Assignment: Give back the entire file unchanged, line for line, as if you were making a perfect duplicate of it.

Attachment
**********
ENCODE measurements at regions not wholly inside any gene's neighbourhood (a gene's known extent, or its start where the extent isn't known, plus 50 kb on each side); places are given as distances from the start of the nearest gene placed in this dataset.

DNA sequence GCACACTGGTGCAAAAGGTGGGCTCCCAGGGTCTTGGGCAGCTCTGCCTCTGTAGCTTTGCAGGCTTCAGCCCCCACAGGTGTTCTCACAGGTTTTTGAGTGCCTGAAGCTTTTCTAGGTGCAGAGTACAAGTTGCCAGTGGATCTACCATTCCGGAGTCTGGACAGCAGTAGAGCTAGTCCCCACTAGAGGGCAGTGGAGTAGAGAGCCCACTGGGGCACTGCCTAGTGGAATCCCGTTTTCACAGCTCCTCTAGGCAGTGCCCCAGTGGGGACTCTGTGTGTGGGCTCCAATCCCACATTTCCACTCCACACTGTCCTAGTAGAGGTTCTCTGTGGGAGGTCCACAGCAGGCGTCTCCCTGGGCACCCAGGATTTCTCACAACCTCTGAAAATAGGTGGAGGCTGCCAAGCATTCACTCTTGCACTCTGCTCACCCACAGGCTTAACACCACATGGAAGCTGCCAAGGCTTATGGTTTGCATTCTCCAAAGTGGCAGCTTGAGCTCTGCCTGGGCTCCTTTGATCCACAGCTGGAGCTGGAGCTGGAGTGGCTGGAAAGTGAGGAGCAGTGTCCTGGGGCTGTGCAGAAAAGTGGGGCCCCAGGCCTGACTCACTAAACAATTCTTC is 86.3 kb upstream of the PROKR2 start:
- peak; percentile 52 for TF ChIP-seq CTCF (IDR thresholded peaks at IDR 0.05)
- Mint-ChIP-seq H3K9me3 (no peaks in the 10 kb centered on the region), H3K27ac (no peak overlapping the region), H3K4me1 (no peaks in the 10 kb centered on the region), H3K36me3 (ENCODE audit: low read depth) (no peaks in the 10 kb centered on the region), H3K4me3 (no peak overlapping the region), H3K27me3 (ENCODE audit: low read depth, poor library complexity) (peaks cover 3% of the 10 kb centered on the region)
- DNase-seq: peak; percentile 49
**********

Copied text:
ENCODE measurements at regions not wholly inside any gene's neighbourhood (a gene's known extent, or its start where the extent isn't known, plus 50 kb on each side); places are given as distances from the start of the nearest gene placed in this dataset.

DNA sequence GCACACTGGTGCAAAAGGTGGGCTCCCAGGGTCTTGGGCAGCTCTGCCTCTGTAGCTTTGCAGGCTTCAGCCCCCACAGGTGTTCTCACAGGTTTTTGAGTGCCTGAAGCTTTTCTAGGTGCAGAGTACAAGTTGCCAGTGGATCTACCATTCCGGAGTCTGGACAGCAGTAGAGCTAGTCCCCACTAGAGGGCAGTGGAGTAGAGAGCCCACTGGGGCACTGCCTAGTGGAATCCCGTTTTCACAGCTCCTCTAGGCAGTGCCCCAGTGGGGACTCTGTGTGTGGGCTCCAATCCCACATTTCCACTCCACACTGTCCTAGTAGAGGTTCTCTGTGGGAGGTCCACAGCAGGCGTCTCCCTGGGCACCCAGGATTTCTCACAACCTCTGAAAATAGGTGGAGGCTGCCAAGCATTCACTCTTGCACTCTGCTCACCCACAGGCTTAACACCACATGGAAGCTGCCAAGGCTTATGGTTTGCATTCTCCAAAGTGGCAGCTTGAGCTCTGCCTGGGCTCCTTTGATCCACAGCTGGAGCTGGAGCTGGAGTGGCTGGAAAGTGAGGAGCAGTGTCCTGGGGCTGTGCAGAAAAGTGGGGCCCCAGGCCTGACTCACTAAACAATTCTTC is 86.3 kb upstream of the PROKR2 start:
- peak; percentile 52 for TF ChIP-seq CTCF (IDR thresholded peaks at IDR 0.05)
- Mint-ChIP-seq H3K9me3 (no peaks in the 10 kb centered on the region), H3K27ac (no peak overlapping the region), H3K4me1 (no peaks in the 10 kb centered on the region), H3K36me3 (ENCODE audit: low read depth) (no peaks in the 10 kb centered on the region), H3K4me3 (no peak overlapping the region), H3K27me3 (ENCODE audit: low read depth, poor library complexity) (peaks cover 3% of the 10 kb centered on the region)
- DNase-seq: peak; percentile 49